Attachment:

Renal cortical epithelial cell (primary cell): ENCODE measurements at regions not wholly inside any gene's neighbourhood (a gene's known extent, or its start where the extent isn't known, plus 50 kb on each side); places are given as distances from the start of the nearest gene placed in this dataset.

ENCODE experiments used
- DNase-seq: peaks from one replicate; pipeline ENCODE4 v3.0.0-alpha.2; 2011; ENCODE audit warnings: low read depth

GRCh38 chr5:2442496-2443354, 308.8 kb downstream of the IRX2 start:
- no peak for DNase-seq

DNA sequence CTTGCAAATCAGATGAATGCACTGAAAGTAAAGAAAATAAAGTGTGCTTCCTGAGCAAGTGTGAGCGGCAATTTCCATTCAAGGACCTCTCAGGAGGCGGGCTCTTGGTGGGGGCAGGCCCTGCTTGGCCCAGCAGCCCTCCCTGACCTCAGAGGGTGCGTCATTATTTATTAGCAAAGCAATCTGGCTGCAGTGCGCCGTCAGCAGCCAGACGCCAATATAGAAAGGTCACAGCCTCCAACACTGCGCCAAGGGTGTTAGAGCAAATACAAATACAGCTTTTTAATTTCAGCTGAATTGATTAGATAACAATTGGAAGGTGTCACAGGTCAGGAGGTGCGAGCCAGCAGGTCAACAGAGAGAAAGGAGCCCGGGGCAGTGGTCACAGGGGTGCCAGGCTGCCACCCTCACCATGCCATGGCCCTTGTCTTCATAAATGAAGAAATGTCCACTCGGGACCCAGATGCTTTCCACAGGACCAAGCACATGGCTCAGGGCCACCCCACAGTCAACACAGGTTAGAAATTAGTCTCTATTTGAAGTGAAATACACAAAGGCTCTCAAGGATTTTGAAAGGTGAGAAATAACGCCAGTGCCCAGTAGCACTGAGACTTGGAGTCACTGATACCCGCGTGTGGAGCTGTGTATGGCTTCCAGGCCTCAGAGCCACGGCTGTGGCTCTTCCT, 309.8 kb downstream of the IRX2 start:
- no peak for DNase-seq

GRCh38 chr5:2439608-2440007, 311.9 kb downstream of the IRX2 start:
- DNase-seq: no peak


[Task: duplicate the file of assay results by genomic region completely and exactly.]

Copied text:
Renal cortical epithelial cell (primary cell): ENCODE measurements at regions not wholly inside any gene's neighbourhood (a gene's known extent, or its start where the extent isn't known, plus 50 kb on each side); places are given as distances from the start of the nearest gene placed in this dataset.

ENCODE experiments used
- DNase-seq: peaks from one replicate; pipeline ENCODE4 v3.0.0-alpha.2; 2011; ENCODE audit warnings: low read depth

GRCh38 chr5:2442496-2443354, 308.8 kb downstream of the IRX2 start:
- no peak for DNase-seq

DNA sequence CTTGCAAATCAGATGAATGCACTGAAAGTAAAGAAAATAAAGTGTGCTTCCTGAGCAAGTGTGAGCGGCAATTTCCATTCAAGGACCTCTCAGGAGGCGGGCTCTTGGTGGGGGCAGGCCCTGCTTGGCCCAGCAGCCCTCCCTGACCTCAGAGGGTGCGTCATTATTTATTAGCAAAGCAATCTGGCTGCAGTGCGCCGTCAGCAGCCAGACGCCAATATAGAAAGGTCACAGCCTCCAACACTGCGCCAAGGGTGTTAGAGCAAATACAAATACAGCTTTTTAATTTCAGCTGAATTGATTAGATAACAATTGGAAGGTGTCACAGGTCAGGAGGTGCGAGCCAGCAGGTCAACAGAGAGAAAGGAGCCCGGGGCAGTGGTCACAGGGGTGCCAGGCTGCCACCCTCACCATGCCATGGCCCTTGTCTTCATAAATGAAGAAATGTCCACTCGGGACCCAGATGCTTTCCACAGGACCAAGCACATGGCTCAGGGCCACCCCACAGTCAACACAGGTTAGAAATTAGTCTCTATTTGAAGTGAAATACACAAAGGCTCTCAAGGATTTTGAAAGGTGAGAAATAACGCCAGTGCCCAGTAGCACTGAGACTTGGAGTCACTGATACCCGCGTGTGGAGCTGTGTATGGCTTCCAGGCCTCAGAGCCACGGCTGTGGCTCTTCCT, 309.8 kb downstream of the IRX2 start:
- no peak for DNase-seq

GRCh38 chr5:2439608-2440007, 311.9 kb downstream of the IRX2 start:
- DNase-seq: no peak